Europe's 3 million tonnes of tyre waste per year could be recycled to provide valuable fuel and materials.
Currently 65 to 70 per cent of used tyres end up in landfill, causing environmental damage and a loss of natural resources, but an EU funded project called TyGRE is hoping to tap into their recycling potential.
Tyres have a better heating value than biomass or coal, and they contain a high content of volatile gasses, meaning they can be a source of synthetic fuels according to Sabrina Portofina, a researcher at the Italian national agency for new technologies, energy and sustainable economic development, ENEA, in Portici, near Naples.
The research project consists of two components is investigating the pyrolysis of the tyre material to extract the volatile gasses that form synthesis gas, also called syngas, as well as looking into the use of the char formed to produce other materials, most importantly, silicon carbide, which is used in the manufacture of ceramic materials and electronics.
“To increase the added value of the gasification we decided to include the production of products such as silicon carbide,” says Portofino.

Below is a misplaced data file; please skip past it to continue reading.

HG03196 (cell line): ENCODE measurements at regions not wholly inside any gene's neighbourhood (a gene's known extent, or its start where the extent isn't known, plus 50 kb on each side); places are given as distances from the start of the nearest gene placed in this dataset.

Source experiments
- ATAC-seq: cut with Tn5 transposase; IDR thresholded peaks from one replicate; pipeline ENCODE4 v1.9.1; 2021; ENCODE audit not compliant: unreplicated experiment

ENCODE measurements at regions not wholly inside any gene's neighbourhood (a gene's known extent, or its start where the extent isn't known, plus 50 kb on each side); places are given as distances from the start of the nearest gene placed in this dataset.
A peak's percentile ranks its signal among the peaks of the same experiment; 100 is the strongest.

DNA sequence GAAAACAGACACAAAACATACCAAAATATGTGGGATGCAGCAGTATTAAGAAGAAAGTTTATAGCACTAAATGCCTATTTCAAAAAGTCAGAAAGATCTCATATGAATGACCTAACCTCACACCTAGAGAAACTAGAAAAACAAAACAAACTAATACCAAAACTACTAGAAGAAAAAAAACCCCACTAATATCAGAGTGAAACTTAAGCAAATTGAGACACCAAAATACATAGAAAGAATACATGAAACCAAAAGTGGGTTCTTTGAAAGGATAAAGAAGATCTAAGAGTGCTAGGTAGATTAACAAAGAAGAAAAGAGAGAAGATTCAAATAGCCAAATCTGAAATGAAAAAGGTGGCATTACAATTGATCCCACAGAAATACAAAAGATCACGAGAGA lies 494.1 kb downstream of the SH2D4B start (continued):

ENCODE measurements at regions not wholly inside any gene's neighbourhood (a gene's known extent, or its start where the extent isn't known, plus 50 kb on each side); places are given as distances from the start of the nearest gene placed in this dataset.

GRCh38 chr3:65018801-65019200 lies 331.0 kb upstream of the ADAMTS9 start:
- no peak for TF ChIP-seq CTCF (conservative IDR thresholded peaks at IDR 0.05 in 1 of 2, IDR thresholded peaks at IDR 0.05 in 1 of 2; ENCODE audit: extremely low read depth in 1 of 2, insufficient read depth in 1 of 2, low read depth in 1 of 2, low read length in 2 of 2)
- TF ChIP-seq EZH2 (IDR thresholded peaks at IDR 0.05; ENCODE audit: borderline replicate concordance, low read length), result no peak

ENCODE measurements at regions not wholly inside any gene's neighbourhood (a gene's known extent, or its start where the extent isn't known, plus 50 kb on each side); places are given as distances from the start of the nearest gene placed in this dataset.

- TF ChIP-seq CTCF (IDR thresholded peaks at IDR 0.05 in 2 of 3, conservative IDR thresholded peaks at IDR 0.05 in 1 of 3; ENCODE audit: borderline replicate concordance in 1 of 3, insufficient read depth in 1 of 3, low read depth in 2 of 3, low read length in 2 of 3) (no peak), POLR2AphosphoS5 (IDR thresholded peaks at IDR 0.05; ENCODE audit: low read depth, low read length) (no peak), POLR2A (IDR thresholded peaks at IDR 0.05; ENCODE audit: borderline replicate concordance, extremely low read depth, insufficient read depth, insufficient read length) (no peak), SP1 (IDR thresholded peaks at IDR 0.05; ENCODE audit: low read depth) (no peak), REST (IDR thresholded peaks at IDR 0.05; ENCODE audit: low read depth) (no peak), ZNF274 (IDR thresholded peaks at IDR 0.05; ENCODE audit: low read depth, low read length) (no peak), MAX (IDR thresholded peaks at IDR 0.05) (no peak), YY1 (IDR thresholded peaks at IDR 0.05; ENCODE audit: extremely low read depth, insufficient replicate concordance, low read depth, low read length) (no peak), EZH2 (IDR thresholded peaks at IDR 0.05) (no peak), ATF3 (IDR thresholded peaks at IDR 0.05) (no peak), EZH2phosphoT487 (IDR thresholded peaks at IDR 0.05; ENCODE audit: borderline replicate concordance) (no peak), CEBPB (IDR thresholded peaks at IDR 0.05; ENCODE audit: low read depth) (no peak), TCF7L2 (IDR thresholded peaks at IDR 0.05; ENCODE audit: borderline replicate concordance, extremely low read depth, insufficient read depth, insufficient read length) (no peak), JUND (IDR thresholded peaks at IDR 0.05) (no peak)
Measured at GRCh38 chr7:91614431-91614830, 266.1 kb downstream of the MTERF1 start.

The process being investigated at ENEA involves injecting the scrap, together with steam, into a reactor and heating it up to almost 1000°C to create syngas; a mixture of mainly hydrogen, carbon monoxide and dioxide, and methane.
Though the heating requires energy, it will be recovered by the energy contained in the produced syngas which can be used as a fuel—having a similar heating capacity to natural gas—but also as a starter material for the production of other by-products.
Solid carbon is collected after the gasification and reacts with silicon oxide at high temperature to form the silicon carbide.
Speaking to Italian website youris.com, Valerie Shulman, Secretary General of the European Tyre Recycling Association, ETRA. “Silicon carbide is one of the materials of the future, it is used in metallurgy, in ceramics, and in a variety other products. It is quite expensive to produce but you can get from €1,200 to 3,000 Euro a tonne.
A prototype plant is now under construction at the ENEA facilities in Trisaia in Southern Italy, which is expected to be in operation at the end of March and will process about 30 kg of tyre waste per hour.
But some experts are sceptical regarding the cost effectiveness of this process.
“I think the cost is too high, and you have to use a granulate that is expensive,” says Juan Antonio Tejela Otero, an engineer and sales manager at Renecal, a tyre recycling company in Guardo, in the Palencia province of Spain.
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